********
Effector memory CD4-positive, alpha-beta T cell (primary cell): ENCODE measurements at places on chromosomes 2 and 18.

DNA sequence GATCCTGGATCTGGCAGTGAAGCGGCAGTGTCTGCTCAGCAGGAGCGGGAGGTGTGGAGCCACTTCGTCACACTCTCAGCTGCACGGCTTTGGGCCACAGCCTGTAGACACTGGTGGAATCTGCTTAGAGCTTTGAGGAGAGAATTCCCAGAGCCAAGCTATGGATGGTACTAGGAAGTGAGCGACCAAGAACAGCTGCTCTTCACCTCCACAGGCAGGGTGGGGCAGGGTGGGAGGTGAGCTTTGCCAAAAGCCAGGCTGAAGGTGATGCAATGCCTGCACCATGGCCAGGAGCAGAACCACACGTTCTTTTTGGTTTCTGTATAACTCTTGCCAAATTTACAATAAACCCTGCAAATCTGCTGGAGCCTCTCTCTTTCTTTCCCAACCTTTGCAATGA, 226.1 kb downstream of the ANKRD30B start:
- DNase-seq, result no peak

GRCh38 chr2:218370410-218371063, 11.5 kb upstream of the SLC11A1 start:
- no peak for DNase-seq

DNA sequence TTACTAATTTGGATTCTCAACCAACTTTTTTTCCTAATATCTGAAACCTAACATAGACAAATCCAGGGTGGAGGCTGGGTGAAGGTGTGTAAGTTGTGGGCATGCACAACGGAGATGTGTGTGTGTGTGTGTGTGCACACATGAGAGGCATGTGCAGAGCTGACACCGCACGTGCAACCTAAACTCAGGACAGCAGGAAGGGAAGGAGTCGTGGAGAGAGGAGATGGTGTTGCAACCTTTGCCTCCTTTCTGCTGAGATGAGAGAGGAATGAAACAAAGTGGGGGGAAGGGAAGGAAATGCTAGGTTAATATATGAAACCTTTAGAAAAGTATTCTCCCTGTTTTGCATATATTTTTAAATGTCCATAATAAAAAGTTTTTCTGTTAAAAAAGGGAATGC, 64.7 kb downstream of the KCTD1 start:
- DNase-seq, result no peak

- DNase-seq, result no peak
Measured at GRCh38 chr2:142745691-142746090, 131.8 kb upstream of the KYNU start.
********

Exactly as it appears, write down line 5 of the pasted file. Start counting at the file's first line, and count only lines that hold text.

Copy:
- no peak for DNase-seq